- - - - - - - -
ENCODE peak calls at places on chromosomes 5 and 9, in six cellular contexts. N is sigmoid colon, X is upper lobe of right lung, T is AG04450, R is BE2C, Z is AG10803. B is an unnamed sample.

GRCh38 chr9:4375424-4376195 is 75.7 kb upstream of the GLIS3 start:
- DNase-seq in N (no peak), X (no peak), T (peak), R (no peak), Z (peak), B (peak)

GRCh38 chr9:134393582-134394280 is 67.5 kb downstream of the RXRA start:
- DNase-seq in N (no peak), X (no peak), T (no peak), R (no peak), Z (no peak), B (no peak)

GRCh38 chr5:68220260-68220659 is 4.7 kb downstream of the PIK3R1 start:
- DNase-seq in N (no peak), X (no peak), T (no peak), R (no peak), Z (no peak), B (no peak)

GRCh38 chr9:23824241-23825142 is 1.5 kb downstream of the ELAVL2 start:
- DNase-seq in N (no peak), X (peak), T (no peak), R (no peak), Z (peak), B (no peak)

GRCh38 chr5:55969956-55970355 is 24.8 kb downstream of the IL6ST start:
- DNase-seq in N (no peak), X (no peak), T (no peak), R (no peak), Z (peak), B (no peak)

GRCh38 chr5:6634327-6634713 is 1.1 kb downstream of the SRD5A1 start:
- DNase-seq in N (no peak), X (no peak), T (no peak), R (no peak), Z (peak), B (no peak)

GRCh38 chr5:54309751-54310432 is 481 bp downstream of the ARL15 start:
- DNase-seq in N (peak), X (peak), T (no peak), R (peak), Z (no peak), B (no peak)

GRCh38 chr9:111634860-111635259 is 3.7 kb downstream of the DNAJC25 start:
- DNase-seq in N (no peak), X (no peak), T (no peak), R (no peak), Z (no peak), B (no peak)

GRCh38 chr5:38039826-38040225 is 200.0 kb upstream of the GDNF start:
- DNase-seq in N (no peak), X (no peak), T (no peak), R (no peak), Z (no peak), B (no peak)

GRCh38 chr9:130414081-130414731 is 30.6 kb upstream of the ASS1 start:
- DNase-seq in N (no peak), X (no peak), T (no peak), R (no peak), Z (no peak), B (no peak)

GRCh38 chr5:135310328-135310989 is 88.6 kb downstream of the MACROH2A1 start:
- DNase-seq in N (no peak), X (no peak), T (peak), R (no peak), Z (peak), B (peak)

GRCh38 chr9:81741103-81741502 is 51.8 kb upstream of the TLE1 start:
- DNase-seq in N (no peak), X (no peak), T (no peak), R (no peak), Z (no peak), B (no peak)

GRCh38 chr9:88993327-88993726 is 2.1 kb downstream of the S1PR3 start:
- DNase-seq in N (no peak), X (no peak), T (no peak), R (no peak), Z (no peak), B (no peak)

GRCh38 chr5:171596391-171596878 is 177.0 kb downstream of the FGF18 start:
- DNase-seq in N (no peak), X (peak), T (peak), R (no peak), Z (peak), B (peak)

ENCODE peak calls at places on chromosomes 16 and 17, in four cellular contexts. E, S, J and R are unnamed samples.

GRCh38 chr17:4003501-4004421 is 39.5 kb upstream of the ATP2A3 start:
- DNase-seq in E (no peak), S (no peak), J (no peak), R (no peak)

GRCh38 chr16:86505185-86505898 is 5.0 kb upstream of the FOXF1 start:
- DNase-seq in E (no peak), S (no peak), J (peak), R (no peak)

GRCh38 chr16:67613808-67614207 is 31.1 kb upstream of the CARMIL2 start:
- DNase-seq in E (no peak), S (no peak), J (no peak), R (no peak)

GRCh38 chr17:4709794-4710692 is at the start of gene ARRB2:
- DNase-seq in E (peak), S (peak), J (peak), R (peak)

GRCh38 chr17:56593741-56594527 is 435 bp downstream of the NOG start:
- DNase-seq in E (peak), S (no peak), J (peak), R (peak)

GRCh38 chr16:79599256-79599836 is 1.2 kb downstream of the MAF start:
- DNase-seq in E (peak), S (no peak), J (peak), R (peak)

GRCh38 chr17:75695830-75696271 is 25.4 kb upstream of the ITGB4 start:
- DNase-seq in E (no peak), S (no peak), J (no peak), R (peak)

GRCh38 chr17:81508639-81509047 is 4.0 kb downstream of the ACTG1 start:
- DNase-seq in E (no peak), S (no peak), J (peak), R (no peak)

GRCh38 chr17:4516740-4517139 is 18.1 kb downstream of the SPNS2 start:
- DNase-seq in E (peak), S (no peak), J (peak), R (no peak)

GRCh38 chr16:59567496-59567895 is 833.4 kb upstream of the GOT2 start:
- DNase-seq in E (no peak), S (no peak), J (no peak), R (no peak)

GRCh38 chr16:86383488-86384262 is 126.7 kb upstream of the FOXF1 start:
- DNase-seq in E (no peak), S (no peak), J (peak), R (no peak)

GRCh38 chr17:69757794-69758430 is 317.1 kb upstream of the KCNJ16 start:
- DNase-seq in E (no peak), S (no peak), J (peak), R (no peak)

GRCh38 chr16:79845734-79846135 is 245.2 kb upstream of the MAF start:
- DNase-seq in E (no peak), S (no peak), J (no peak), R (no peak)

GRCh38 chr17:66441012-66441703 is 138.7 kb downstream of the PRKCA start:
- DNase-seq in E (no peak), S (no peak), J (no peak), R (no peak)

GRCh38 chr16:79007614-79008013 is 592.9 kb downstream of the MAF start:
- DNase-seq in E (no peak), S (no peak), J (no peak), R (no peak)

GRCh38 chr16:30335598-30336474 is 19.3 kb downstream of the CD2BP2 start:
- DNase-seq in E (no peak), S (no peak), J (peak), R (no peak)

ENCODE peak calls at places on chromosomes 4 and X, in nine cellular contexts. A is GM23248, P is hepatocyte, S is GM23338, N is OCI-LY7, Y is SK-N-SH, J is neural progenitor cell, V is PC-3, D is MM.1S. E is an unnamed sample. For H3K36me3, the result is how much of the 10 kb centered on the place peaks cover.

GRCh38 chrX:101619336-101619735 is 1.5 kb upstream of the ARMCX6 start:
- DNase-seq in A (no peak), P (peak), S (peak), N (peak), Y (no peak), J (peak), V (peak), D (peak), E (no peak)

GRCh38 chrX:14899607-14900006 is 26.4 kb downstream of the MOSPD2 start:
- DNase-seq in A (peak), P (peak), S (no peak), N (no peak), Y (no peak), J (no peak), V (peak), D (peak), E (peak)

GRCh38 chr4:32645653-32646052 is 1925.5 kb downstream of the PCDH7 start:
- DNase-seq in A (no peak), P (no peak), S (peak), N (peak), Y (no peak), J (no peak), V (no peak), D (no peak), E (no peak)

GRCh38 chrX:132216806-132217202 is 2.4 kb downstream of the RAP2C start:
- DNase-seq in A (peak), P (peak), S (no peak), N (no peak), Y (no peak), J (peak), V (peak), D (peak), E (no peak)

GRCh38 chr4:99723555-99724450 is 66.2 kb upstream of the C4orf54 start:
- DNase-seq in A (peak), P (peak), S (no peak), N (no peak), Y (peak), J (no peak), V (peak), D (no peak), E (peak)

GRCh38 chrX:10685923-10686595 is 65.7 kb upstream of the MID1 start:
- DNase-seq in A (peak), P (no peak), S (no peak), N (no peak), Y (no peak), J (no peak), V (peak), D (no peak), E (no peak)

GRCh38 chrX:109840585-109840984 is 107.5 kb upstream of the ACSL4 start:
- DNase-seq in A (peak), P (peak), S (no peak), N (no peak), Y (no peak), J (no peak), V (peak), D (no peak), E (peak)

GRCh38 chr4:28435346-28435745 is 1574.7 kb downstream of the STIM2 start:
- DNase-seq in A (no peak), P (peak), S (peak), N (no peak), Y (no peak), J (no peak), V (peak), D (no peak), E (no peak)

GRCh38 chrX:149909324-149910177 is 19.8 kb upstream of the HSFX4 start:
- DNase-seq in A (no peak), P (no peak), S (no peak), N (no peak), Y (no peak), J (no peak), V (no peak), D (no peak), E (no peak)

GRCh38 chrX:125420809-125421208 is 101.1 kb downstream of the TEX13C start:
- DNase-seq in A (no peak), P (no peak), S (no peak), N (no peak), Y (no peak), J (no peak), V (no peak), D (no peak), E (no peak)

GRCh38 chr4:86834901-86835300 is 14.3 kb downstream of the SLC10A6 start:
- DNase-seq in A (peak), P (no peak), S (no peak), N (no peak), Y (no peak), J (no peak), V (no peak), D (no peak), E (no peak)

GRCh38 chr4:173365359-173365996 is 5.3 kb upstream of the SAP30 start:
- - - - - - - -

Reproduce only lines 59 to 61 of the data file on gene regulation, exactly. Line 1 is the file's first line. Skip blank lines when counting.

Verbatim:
GRCh38 chr16:79007614-79008013 is 592.9 kb downstream of the MAF start:
- DNase-seq in E (no peak), S (no peak), J (no peak), R (no peak)

GRCh38 chr16:30335598-30336474 is 19.3 kb downstream of the CD2BP2 start: